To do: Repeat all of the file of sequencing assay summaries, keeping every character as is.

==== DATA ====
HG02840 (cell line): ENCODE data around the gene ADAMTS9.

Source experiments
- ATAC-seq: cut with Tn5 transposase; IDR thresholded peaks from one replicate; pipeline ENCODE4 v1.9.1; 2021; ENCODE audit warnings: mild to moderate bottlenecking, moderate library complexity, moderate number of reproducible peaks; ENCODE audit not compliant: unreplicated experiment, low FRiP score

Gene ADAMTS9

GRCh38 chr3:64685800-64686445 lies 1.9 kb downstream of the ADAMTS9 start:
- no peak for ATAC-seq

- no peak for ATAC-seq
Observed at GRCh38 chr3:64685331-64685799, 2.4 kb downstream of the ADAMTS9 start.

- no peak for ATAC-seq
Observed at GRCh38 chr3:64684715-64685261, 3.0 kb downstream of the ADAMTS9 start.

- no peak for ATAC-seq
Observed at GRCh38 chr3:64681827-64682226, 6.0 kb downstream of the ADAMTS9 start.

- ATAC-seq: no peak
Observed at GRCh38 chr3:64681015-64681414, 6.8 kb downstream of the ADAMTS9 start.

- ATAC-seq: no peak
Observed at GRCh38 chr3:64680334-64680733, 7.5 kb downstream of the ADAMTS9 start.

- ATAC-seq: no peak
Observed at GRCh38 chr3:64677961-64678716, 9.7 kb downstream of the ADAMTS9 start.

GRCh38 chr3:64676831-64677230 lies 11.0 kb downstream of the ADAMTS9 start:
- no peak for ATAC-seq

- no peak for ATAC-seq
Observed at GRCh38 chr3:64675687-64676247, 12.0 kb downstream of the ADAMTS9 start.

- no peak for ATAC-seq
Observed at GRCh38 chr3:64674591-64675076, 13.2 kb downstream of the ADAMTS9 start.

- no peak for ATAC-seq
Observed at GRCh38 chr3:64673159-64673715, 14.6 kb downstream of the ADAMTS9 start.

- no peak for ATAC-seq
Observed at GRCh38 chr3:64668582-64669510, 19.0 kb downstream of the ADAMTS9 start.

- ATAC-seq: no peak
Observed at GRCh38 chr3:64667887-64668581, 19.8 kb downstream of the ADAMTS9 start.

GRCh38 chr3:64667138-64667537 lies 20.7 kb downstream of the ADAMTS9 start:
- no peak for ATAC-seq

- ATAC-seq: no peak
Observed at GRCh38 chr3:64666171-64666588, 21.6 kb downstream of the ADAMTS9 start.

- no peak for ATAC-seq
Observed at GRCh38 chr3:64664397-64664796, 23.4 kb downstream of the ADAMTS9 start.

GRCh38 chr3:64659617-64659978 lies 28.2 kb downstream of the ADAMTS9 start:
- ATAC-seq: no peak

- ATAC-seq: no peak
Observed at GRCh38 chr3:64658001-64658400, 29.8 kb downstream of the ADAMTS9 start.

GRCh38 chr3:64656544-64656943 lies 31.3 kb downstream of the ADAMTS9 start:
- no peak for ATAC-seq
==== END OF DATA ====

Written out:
HG02840 (cell line): ENCODE data around the gene ADAMTS9.

Source experiments
- ATAC-seq: cut with Tn5 transposase; IDR thresholded peaks from one replicate; pipeline ENCODE4 v1.9.1; 2021; ENCODE audit warnings: mild to moderate bottlenecking, moderate library complexity, moderate number of reproducible peaks; ENCODE audit not compliant: unreplicated experiment, low FRiP score

Gene ADAMTS9

GRCh38 chr3:64685800-64686445 lies 1.9 kb downstream of the ADAMTS9 start:
- no peak for ATAC-seq

- no peak for ATAC-seq
Observed at GRCh38 chr3:64685331-64685799, 2.4 kb downstream of the ADAMTS9 start.

- no peak for ATAC-seq
Observed at GRCh38 chr3:64684715-64685261, 3.0 kb downstream of the ADAMTS9 start.

- no peak for ATAC-seq
Observed at GRCh38 chr3:64681827-64682226, 6.0 kb downstream of the ADAMTS9 start.

- ATAC-seq: no peak
Observed at GRCh38 chr3:64681015-64681414, 6.8 kb downstream of the ADAMTS9 start.

- ATAC-seq: no peak
Observed at GRCh38 chr3:64680334-64680733, 7.5 kb downstream of the ADAMTS9 start.

- ATAC-seq: no peak
Observed at GRCh38 chr3:64677961-64678716, 9.7 kb downstream of the ADAMTS9 start.

GRCh38 chr3:64676831-64677230 lies 11.0 kb downstream of the ADAMTS9 start:
- no peak for ATAC-seq

- no peak for ATAC-seq
Observed at GRCh38 chr3:64675687-64676247, 12.0 kb downstream of the ADAMTS9 start.

- no peak for ATAC-seq
Observed at GRCh38 chr3:64674591-64675076, 13.2 kb downstream of the ADAMTS9 start.

- no peak for ATAC-seq
Observed at GRCh38 chr3:64673159-64673715, 14.6 kb downstream of the ADAMTS9 start.

- no peak for ATAC-seq
Observed at GRCh38 chr3:64668582-64669510, 19.0 kb downstream of the ADAMTS9 start.

- ATAC-seq: no peak
Observed at GRCh38 chr3:64667887-64668581, 19.8 kb downstream of the ADAMTS9 start.

GRCh38 chr3:64667138-64667537 lies 20.7 kb downstream of the ADAMTS9 start:
- no peak for ATAC-seq

- ATAC-seq: no peak
Observed at GRCh38 chr3:64666171-64666588, 21.6 kb downstream of the ADAMTS9 start.

- no peak for ATAC-seq
Observed at GRCh38 chr3:64664397-64664796, 23.4 kb downstream of the ADAMTS9 start.

GRCh38 chr3:64659617-64659978 lies 28.2 kb downstream of the ADAMTS9 start:
- ATAC-seq: no peak

- ATAC-seq: no peak
Observed at GRCh38 chr3:64658001-64658400, 29.8 kb downstream of the ADAMTS9 start.

GRCh38 chr3:64656544-64656943 lies 31.3 kb downstream of the ADAMTS9 start:
- no peak for ATAC-seq